The primetime rematch of the 2009 ACC title game (which the NCAA will tell you "didn't happen") was a possible selection for ESPN's College Gameday two weeks ago when both teams were undefeated. But since two straight Georgia Tech losses, this game has lost some of the luster it once carried. That does not make it any less of a trap game for the undefeated Tigers. Clemson's BCS dreams could be erased in the dust clouds of Paul Johnson's grinding option attack, which when run effectively can eat up game clock and wear down opposing defenses. If ABC is broadcasting this game in your region, it should definitely be worth your time to watch for fireworks. - CP

#20 USC vs. #4 Stanford - ABC, 8pm ET

The first top 20 match up in the Coliseum in over three years, this has turned into the game of the week thanks to a marquee quarterback showdown featuring Andrew Luck and Matt Barkley. This game likely comes down to defense - as in who can stop who - as the Cardinal has a trio of talented tight ends 6-foot-6 or taller and the Trojans have All-American candidate in wide receiver Robert Woods. - Bryan Fischer

Ohio State vs. #12 Wisconsin - ESPN, 8pm ET

If this game were in Madison, the Badgers would probably cruise. It ain't. Fresh off their first loss in their first game in a truly hostile environment, Russell Wilson and crew have to travel to Columbus to face a Buckeye team that's just finding its stride after injuries and suspensions rocked its first half of the season. And just to up the ante even further, this one's under the lights. What a way to end a great slate of Big Ten action. - AJ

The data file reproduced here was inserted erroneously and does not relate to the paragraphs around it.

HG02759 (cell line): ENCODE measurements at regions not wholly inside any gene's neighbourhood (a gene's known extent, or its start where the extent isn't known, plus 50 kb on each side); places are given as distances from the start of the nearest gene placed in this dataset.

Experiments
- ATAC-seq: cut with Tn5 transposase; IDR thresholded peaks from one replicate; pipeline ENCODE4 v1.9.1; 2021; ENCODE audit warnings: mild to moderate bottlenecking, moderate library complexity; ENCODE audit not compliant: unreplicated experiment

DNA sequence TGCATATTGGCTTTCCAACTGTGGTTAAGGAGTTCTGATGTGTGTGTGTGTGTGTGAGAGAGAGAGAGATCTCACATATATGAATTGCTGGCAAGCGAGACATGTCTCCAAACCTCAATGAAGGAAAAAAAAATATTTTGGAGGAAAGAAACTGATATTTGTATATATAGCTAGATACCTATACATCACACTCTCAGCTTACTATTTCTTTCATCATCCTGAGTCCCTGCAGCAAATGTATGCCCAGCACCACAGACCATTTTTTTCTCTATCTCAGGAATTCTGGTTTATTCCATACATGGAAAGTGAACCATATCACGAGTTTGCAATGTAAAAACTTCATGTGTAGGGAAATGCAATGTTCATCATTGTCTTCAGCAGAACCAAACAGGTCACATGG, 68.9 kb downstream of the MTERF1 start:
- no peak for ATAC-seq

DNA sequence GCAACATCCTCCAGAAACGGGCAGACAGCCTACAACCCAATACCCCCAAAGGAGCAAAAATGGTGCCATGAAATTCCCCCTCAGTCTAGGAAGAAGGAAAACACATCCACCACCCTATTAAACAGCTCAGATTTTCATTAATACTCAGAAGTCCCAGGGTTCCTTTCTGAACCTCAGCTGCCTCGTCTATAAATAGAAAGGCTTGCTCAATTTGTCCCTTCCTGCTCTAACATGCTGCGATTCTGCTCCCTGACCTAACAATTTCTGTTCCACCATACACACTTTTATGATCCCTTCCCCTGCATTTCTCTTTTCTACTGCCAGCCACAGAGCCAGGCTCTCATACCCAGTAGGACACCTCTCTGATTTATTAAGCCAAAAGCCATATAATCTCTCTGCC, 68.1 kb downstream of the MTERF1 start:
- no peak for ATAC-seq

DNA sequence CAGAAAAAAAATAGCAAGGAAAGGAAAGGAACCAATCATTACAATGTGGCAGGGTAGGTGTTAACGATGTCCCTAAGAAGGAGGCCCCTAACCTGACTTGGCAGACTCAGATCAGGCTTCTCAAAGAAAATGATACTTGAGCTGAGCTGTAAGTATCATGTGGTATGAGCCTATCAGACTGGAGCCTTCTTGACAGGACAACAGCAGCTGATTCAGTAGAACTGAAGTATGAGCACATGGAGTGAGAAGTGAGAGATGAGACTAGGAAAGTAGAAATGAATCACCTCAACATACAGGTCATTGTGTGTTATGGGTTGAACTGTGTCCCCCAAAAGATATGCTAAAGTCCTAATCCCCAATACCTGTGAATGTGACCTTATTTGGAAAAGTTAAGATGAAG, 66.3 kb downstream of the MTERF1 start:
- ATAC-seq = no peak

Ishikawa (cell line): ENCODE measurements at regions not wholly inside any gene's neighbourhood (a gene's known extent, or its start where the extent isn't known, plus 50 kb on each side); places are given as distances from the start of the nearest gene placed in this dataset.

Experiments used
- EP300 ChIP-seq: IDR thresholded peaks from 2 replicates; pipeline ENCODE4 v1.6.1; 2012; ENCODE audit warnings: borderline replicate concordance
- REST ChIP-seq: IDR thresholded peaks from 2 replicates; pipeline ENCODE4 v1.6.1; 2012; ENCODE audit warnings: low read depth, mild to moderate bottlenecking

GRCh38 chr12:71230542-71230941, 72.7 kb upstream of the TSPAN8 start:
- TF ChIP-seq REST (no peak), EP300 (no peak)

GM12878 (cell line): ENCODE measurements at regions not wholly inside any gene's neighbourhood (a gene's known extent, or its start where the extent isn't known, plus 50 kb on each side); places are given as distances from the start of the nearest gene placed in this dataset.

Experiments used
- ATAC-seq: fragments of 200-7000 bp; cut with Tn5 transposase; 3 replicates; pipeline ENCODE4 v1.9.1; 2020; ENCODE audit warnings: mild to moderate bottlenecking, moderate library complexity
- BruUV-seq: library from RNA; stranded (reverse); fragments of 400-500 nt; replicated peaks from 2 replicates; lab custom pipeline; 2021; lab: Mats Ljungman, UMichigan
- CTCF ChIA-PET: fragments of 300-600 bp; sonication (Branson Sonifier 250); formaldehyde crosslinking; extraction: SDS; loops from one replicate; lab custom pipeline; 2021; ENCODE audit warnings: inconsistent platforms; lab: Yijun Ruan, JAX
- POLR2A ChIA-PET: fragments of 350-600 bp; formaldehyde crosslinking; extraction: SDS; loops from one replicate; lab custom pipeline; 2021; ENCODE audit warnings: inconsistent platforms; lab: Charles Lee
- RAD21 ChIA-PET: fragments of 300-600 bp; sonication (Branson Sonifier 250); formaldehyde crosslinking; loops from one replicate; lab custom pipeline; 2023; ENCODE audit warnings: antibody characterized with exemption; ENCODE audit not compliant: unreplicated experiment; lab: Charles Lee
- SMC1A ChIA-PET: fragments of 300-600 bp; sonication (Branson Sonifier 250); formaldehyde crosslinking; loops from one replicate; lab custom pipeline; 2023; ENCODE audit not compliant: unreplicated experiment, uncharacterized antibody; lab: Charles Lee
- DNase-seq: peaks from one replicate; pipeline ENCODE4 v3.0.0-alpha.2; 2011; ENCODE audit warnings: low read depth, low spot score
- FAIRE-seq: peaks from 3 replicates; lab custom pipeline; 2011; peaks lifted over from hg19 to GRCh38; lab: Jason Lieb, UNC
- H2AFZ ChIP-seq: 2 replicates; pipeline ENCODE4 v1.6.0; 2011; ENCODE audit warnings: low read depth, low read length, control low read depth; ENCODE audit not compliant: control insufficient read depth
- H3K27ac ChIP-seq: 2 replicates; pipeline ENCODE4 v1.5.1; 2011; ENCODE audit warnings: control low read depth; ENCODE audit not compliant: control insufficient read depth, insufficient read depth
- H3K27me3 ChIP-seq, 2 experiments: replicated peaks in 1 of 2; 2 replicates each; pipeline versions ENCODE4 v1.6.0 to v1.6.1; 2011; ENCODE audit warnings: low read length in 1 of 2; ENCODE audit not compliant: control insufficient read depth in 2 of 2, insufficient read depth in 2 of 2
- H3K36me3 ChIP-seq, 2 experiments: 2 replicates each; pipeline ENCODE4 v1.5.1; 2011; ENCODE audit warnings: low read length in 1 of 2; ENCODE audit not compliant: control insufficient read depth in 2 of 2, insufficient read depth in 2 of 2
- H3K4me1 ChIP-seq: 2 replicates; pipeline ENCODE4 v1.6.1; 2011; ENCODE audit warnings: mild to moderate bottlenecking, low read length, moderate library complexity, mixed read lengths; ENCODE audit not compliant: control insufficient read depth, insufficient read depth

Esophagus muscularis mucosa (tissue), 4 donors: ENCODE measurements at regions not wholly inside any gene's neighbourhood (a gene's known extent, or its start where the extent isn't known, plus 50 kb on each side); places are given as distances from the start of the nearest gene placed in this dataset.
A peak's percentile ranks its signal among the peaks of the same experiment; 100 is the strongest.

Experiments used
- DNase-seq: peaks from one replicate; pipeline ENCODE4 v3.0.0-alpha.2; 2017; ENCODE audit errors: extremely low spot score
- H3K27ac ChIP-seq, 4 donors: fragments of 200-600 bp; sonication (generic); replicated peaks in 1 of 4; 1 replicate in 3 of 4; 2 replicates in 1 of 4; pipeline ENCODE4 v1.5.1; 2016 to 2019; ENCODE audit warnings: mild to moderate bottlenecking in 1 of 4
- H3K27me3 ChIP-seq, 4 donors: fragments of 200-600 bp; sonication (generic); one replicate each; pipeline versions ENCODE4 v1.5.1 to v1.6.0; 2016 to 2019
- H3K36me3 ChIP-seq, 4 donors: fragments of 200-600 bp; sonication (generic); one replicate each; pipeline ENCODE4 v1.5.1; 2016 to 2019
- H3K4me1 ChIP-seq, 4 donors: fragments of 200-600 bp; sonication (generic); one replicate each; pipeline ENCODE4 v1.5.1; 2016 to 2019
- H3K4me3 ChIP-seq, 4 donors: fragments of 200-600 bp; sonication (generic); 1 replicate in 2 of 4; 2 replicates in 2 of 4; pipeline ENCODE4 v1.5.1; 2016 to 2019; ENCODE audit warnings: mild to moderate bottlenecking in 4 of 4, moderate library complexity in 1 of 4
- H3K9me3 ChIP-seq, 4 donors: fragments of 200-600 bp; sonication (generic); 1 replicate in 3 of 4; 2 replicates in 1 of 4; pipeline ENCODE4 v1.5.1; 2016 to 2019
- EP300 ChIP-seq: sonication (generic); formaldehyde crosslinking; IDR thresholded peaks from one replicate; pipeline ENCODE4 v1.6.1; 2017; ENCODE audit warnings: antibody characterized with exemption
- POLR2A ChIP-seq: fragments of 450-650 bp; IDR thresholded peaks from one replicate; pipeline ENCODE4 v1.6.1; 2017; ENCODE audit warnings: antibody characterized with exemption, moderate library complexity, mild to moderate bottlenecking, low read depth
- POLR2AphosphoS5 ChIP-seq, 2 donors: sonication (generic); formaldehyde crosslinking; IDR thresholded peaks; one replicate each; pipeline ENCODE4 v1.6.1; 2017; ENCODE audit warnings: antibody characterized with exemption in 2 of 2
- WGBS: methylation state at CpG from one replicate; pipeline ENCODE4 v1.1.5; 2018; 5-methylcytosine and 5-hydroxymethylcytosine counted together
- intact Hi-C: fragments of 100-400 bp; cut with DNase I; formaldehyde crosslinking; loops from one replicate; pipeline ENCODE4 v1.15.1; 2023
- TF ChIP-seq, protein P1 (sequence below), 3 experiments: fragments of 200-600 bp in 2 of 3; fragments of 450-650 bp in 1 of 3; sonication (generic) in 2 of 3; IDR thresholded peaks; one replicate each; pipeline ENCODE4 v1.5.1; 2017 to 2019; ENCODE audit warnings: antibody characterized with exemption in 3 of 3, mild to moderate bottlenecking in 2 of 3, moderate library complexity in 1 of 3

LATE NIGHT SNACK

Washington vs. Arizona - Fox Sports, 10:30pm ET

Looking for a good old fashioned, late night, Pac-12 shootout? Look no further than the Huskies and Wildcats. Both teams have struggled defensively and Washington gave up over 400 yards rushing to Stanford last week. Keith Price and Nick Foles are two quarterbacks who are a joy to watch and they have plenty of weapons to get the ball to. Like offense? This is your game. - BF 
Posted on: October 25, 2011 4:40 pm
Edited on: October 25, 2011 4:41 pm
 

LSU-Alabama Daily, Oct. 25: They're that good

Posted by Jerry Hinnen

Counting down to LSU-Alabama with a daily dose of analysis and news.



DAYS REMAINING TO KICKOFF: 11, or the number of points (or fewer) to which LSU and Alabama have held 13 of their combined 16 opponents in 2011. (The exceptions: Oregon and West Virginia scored 27 and 21, respectively, against LSU, and Arkansas netted 14 against the Tide.) It's also the number worn this year by LSU starting tailback Spencer Ware, who we can now safely say will be playing against the Tide. (See below).

QUESTION OF THE DAY: Everyone thought Ohio State and Michigan were the nation's clearcut two best teams when they went 1-vs.-2 in 2006, and both of them crashed and burned in their bowl games. What are the odds LSU and Alabama aren't as good as the hype and rankings suggests they are, either?